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Ancient Letters and Ancient Christian Letters

November 15, 2013

In comments on another posting, Geoff Hudson inquired about some of the physical features of ancient letters of the Roman period.  This calls for a renewed recommendation of David Aune’s book, The New Testament in its Literary Environment (1987), esp. chapt 5 (“Letters in the Ancient World”), and chap 6 (“Early Christian Letters and Homilies”).

One of Geoff’s questions was about length of letters.  One analysis of many surviving Greek letters yielded these data:  Papyri letters average 87 words, and hardly ever exceed 200 words.  The 796 letters by Cicero range from 22 to 2530 words, with an average of 295 words.  The 124 extant letters of Seneca range from 149 to 4134 words, averaging 955 words.  By comparison, e.g., Romans (Paul’s longest) has 7101 words, and Philemon is Paul’s shortest with 355 words.  (Martin R. P. McGuire, “Letters and Letter Carriers in Christian Antiquity,” The Classical World 53 [1960]: 148-53, 184-85, 199-200, citing p. 148.)

As Aune shows, though the overwhelming mass of extant ancient letters served rather simple communication purposes and were very brief, we also have letters used for much more ambitious purposes (literary, diplomatic, philosophical, etc.), and so much longer.  Paul’s letters are definitely tending in the direction of much more serious and so extended purposes!

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  1. Geoff Hudson permalink


    Thanks for this. I presume that none of the extant letters of Cicero and Seneca are documentary?

    Paul’s letter to the Romans (7101 words) would seem to be an outlier compared to Cicero’s maximum of 2530 words and Seneca’s of 4134 words. These long letters would either have been on a roll, or they would have been several sheets of parchment. Which do you think?

    • Geoff: By “documentary” do you mean . . . simply what, routine communication as distinguished from letters containing more discoursive material? If so, the answer is that the contents of these letters vary considerably from simpler communication to content of a much more “literary2 nature. Letters of the length of the longer ones would have been sent on a roll/scroll.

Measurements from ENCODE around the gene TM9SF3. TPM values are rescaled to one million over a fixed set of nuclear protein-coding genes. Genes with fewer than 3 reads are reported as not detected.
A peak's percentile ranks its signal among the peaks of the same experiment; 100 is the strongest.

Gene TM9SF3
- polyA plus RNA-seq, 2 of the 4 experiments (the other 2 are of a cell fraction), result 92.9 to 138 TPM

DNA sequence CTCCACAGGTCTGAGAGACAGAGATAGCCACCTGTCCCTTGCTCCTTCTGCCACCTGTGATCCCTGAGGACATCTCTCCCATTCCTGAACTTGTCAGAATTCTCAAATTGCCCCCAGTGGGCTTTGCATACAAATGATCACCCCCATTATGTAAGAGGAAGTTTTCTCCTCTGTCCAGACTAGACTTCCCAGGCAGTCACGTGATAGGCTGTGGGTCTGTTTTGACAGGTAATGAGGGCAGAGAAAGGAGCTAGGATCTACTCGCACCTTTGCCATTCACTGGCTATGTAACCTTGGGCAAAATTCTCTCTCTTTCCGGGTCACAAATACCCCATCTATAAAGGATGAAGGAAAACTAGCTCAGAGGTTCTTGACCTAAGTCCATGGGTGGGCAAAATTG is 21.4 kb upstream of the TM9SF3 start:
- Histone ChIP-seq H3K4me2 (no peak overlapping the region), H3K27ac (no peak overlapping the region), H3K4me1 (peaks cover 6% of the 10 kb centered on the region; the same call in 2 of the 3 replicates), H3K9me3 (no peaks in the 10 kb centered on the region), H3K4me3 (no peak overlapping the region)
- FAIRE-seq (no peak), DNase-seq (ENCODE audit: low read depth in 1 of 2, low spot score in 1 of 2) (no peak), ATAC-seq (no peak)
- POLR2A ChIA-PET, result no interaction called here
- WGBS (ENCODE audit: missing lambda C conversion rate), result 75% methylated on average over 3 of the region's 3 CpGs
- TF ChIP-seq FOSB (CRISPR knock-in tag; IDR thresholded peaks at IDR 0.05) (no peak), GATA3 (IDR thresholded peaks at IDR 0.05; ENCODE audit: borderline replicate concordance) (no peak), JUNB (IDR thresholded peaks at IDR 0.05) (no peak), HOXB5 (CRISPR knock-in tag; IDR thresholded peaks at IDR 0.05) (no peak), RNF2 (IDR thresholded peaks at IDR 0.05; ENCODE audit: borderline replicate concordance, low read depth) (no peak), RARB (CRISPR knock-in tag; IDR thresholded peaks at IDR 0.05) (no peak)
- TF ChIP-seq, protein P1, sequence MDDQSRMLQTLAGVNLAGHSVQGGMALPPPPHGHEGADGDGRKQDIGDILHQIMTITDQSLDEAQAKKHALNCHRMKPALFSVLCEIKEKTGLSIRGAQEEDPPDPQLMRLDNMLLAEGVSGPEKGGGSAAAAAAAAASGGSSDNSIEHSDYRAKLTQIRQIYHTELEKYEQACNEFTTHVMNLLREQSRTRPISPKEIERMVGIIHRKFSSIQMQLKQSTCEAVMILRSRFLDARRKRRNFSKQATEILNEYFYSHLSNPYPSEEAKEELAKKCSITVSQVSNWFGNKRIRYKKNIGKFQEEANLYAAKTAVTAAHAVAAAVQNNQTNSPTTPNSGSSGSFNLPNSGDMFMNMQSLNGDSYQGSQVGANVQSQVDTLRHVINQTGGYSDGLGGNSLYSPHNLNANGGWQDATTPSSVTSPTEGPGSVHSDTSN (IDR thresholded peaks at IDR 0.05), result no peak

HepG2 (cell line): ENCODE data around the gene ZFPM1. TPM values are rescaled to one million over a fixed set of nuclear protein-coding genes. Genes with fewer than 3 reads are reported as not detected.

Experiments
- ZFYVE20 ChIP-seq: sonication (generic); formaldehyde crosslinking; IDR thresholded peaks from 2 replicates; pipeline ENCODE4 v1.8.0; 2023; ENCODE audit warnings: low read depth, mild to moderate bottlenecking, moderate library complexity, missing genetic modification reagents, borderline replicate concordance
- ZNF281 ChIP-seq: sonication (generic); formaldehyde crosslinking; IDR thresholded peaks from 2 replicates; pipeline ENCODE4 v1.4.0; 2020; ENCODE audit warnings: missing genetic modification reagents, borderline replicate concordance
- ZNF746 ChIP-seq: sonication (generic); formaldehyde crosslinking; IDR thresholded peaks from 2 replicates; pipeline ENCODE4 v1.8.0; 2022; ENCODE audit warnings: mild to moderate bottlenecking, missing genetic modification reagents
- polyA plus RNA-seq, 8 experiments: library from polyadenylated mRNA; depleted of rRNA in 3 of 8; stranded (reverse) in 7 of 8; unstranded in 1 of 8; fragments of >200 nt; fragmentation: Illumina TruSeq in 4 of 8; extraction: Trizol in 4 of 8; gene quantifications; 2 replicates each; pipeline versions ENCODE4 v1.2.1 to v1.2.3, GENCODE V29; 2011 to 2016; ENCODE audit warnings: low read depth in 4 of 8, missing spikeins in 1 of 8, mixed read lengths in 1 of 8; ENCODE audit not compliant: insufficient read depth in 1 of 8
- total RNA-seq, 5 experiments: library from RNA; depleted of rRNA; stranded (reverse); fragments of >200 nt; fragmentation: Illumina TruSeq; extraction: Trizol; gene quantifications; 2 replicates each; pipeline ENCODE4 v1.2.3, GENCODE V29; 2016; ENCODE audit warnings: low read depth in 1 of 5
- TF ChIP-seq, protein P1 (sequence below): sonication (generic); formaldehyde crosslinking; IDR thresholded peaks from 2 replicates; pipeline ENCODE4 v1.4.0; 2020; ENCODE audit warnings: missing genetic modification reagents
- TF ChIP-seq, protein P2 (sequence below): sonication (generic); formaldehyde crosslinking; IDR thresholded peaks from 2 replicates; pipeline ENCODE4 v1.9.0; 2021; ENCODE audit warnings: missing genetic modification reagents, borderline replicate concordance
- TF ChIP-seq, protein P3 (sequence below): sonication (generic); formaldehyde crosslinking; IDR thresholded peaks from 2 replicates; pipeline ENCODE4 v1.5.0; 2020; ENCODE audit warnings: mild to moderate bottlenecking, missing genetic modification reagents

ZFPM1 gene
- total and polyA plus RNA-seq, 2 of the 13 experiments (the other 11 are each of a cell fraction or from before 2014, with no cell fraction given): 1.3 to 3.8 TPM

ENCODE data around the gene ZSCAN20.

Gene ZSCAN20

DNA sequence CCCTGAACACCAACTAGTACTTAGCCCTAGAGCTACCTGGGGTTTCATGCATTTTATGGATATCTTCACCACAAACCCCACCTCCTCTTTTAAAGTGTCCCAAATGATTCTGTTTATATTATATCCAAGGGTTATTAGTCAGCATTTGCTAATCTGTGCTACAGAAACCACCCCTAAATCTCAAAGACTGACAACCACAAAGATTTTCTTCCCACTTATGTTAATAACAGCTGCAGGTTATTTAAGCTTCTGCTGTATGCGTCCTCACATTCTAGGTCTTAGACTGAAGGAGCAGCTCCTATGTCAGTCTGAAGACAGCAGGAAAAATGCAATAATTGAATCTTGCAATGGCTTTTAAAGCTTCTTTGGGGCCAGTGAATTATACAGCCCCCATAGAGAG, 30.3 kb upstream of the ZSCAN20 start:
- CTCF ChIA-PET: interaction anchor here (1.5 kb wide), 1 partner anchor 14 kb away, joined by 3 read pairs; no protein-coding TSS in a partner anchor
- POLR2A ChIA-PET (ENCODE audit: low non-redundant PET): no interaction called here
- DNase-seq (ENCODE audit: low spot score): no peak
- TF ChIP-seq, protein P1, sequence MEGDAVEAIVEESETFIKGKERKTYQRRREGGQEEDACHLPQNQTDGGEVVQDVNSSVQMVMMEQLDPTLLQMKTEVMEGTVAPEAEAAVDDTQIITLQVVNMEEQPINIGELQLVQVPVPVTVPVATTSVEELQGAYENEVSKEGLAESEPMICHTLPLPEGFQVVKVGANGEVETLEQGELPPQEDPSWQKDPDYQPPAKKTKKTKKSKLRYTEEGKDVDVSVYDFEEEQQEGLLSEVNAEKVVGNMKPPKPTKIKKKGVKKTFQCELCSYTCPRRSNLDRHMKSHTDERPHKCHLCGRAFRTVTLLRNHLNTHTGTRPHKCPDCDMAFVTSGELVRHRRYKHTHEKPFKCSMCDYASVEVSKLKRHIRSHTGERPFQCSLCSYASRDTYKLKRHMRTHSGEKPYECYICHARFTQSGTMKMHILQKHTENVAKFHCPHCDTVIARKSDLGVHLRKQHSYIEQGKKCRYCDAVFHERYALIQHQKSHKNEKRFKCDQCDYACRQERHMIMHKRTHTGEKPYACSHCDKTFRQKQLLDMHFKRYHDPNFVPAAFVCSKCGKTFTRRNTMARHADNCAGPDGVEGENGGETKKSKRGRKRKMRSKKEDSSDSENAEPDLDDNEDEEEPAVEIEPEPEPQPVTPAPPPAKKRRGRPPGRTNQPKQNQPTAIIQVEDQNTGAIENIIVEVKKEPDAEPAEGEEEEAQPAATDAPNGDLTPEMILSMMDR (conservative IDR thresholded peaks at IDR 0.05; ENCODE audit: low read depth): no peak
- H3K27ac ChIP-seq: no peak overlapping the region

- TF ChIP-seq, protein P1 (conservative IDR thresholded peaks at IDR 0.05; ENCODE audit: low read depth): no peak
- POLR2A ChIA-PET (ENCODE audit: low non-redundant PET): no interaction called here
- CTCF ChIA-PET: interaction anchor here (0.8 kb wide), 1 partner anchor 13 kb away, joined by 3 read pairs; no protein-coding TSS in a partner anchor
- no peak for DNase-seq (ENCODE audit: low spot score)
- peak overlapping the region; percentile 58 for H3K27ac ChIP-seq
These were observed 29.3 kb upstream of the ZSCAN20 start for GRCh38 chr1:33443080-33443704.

• Geoff Hudson permalink


        I believe documentary can mean original, a literary autograph, that gives bona fide historical data. It is a term I learned when I read Golb’s book; Who Wrote the Dead Sea Scrolls, see pages 54 to 57. The lack of documents found at Qumran (the scrolls were all smooth copies produced by scribes, according to Golb) was the main reason for Golb saying that the DSS could not have been originated there. The residents of Qumran would surely have kept some originals as precious. He says that originals are always characterized by rough, cursive, and irregular writing, as well as by numerous erasures and marginal additions. He also says that the only document found at Qumran was the copper scroll which is very irregular.

      • Geoff: In the study of ancient texts, “documentary” texts are such things as letters, shipping manifests, tax rolls, land deeds, marriage contracts, et al., i.e., texts indicative of some transaction in life. And these are typically “autographs”, i.e., people rarely made copies of them. The other main category is “literary” texts, e.g., historical, philosophical, religious, poetic, fiction, etc. And among these we scarcely ever have an “autograph”. The authors made their working copies, but then a “fair copy” that was used to make copies, from which subsequent copies were made, and so on. We do not have autograph for any literary text from Roman/Greek era antiquity, to my knowledge. So, the absence of an “autograph” of a literary text is totally unremarkable.

    • Geoff Hudson permalink


      But the absence of an autograph at Qumran is remarkable. Assuming that manuscripts were written at the factory of Qumran, surely some scrap of a discarded original would have been discovered. According to Golb, all the Qumran manuscripts were at least two stages away from an original. Thus I find it difficult to accept quite such a sharp distinction that you describe for literary texts and non literary texts, especially with regard to Qumran.

      The Copper Scroll (one of two copies) is documentary. “Paul’s letters” would presumably have once been documentary. May be ‘Romans’ was originally written with a normal range of words for a letter. Golb says that the Bar Kohkba letters showed rough, cursive, and irregular writing, numerous erasures and marginal additions (See page 52 of his book). The point is that any original written text, literary or otherwise, was characterised by such. The first writing was usually rough.

      • Well, Geoff, whatever your difficulty in accepting the categories that I described, they are the accepted categories that we who work with ancient manuscripts use. As to you final comments, yes, initial drafts of literary texts would show such things, but so do subsequent copies, indeed often. But this site isn’t about Qumran, so let’s not get off into that.

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